Do foam-sheathed walls also need housewrap? There’s no simple answer to the question.
It is possible to use foam sheathing as a water-resistive barrier (WRB). However, those who choose this route should know:
- Some brands of foam have been approved for use as a WRB, while others have not.
- Even if you choose a code-approved foam, you can run afoul of your local building inspector if you don’t follow strict fastening and seam-sealing details.
- According to some building experts, even excellent installations (using an approved foam and approved seam-sealing details) may not be durable.
The code calls for asphalt felt
By now, most builders know that wall sheathing needs to be protected with a WRB — for example, asphalt felt or housewrap. (For basic information on WRBs, see All About Water-Resistive Barriers.)
According to the International Residential Code, builders must install a layer of number 15 asphalt felt or paperbacked stucco lath over the wall sheathing or studs of every new home. The code requirement (section R703.2) includes a qualification: if you don’t want to use number 15 asphalt felt, you can use some “other approved water-resistive barrier” (WRB).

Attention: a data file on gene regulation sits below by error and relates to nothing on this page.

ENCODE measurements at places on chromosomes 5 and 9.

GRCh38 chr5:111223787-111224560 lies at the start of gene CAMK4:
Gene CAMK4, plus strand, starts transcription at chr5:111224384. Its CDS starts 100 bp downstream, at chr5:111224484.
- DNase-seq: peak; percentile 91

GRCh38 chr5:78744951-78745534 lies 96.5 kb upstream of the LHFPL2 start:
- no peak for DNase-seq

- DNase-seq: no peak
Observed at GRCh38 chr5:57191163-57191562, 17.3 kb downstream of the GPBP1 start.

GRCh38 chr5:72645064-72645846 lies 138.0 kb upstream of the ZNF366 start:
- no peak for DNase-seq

The code requirement calling for walls to be covered with number 15 asphalt felt is very odd, because every manufacturer of asphalt felt declares unequivocally that the product is intended for roofs, not walls. In spite of this curious anomaly, asphalt felt performs well when used over wall sheathing as a WRB.
Other approved water-resistive barriers
So, what does the code mean by “other approved water-resistive barriers”? Almost anything, as it turns out — as long as the product (or system) has been accepted by the International Code Council Evaluation Service (ICC-ES). If a manufacturer can present adequate evidence to the ICC-ES that a material or system meets “acceptance criteria” established by…